Biyombo isn’t going to score much and it’s likely he never will. He’s 50 percent from the free throw line as well. However, he rebounds the heck out of the ball. Top 5 in rebounds per minute grabbing over 25 percent of the available defensive boards and over 15 percent at the offensive end, Biyombo does what no one else on the Raptors can except Valanciunas. He is also blocking 7.7 percent of opponent’s two-point shots while he is on the court. This kid provides rim protection and takes away opponents’ second chance opportunities.

On a team that is at the top of the league in scoring, a shot blocking rebounder could look pretty good coming off the bench.
 
Players to keep an eye on:
 
Nuggets JaVale McGee had tibia surgery last year and is out with leg soreness, but if he comes back in time, he is a player Denver might give up assets to move along. He makes $12 million next season and appears to have lost his job to Timofey Mozgov, but he is an active player and very good rebounder when 100 percent healthy. There will be rumors about all the Nuggets big men if they keep losing at the current rate.

Rockets Terrence Jones will be out for 4-6 weeks with nerve damage in his leg and when he gets back, it looks like recently acquired Josh Smith will be his team’s main man at power forward – for now and in the future. His return should coincide with the trade deadline, so if the Rockets feel they have a need, he is an attractive trade asset.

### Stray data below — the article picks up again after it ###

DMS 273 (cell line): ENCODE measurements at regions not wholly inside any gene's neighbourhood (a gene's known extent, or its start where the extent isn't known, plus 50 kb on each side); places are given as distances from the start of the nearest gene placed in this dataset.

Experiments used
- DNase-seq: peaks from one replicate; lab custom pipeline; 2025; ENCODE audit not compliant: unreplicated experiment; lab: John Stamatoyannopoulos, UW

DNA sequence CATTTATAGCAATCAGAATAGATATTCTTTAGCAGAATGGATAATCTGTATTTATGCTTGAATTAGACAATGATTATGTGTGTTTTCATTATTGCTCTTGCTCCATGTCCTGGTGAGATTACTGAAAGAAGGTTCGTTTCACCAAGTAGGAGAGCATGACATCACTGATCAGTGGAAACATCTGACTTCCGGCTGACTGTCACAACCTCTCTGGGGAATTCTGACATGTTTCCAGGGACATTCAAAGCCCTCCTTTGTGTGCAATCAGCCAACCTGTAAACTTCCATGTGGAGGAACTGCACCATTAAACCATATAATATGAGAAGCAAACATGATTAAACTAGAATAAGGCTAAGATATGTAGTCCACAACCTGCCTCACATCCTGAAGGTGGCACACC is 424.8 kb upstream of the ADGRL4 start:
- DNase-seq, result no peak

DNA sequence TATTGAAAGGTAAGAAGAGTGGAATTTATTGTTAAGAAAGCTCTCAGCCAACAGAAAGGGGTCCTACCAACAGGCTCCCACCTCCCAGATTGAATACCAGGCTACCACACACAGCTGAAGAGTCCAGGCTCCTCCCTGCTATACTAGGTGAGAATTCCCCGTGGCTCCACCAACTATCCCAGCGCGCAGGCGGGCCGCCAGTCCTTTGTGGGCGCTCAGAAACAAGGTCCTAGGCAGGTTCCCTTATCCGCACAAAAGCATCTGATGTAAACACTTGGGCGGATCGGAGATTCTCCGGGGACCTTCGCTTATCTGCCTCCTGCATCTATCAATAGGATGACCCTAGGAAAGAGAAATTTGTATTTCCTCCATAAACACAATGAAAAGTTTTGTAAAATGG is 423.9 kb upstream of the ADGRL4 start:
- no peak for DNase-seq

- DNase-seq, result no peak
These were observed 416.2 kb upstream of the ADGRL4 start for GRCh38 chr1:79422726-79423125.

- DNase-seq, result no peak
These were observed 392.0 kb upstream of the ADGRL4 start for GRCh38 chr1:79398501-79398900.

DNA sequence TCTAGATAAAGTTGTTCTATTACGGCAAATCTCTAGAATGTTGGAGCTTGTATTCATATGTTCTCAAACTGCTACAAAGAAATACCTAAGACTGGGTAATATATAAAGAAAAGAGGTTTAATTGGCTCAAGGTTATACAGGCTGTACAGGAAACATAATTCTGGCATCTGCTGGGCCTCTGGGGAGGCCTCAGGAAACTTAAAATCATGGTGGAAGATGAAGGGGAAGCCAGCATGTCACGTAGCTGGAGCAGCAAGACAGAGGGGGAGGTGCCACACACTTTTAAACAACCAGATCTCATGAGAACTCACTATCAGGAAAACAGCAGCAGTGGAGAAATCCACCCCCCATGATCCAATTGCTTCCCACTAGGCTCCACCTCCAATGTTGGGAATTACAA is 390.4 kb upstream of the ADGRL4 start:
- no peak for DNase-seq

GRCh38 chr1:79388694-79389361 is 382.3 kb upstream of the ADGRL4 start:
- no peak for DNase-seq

Ujiri has options to look at during the season. The bigger question in Toronto revolves around messing with some very effective team chemistry and keeping one’s powder dry (salary cap space available) for the July free agency period. However, when a team is doing this well and has a legitimate shot at reaching the NBA Finals, Ujiri has to look at what’s available. The future is unpredictable. The opportunity to go far in the playoffs may not be there again next year.

 

 

Stephen_Brotherston_insideStephen Brotherston covers the Toronto Raptors and visiting NBA teams at the Air Canada Centre and is a member of the Professional Basketball Writers Association.